Unions Built America
“The labor movement means just this: it is the last noble protest of the American people against the power of incorporated wealth.” – Wendell Phillips
America’s 15.3 million union members have helped build the middle class. Their efforts to improve the lives of working people have secured benefits, such as a 40-hour work week and overtime pay, that we now take for granted. Organized labor has also been instrumental in achieving rights such as an eight-hour workday, child labor laws, health insurance and vacation time.
The Union Advantage
- Union members earn 32 percent more than non-union
- Women union members earn 39 percent more than non-union
- African-American union members earn 45 percent more than non-union
- Latino union members earn 54 percent more than non-union
Since the decline of union membership beginning in 1973, wages have stagnated despite steady increases in worker productivity.
The nation’s union members represent a cross-section of people – women and men of all ages, races and ethnic groups. They work in hospitals and nursing homes, auto assembly plants and on construction sites, trains, buses and airplanes. They are security guards, engineers, office workers, musicians, electricians, postal workers and janitors.
They are the ironworkers who construct bridges and buildings.
Today, unions are withstanding unprecedented attacks on their rights to organize and collectively bargain. Know your rights!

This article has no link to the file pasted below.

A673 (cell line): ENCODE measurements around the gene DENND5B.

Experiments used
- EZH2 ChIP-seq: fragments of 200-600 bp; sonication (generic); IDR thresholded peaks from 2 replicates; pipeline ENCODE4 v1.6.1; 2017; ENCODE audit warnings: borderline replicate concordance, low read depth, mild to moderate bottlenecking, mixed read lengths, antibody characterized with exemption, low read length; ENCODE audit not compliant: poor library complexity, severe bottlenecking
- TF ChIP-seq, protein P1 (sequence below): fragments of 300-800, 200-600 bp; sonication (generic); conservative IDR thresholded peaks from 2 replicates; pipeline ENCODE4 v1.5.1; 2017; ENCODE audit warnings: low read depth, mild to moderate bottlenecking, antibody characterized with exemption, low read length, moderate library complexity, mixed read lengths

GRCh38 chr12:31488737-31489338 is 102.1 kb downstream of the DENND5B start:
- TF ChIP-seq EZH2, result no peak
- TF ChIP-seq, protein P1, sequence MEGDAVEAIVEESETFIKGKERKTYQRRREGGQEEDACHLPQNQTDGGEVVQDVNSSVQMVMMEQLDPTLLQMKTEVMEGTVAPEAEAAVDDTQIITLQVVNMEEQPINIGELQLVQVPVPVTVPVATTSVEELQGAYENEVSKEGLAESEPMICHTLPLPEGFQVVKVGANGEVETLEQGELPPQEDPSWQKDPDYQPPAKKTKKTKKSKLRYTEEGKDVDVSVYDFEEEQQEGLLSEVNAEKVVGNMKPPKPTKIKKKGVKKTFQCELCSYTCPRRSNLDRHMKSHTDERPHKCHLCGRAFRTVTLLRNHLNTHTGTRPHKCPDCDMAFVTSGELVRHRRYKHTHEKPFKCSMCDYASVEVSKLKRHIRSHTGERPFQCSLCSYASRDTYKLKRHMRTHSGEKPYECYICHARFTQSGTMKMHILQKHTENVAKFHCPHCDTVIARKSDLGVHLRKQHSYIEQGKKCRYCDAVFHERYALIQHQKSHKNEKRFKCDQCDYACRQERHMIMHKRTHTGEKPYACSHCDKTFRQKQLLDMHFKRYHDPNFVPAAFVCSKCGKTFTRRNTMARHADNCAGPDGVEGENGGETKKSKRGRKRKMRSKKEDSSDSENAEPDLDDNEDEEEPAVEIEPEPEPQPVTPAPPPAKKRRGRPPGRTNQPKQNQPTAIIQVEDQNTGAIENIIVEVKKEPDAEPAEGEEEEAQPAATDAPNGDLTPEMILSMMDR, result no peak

The National Labor Relations Act decrees:
“It is hereby declared to be the policy of the United States to…encourage the practice and procedure of collective bargaining and [to] protect…the exercise by workers of full freedom of association, self-organization and design of representatives of their own choosing for the purpose of negotiating the terms and conditions of their employment or other mutual aid or protection.”
Union membership is important to all working families, helping breadwinners take home decent wages to support their families, work in safe conditions and have a say in their jobs.
Unions continue to fight for working families and workers’ rights, including the fight to continually improve health and safety laws.
Statistics show that union members are more productive than their non-union counterparts. Construction union members in particular have been proven anywhere from 17 percent to 38 percent more productive than non-union crews.
The increased training that unionized tradespeople undergo, along with their commitment to the trade as a career, not just a job, may account for the increased productivity.
Union Productivity by Industry
|Industry||Productivity Effect||Year of Study|
Source: Unions and Economic Competitiveness, 1992
Other reasons for increased productivity include shared decision making, promotions, higher production standards, lower turnover and longer tenure.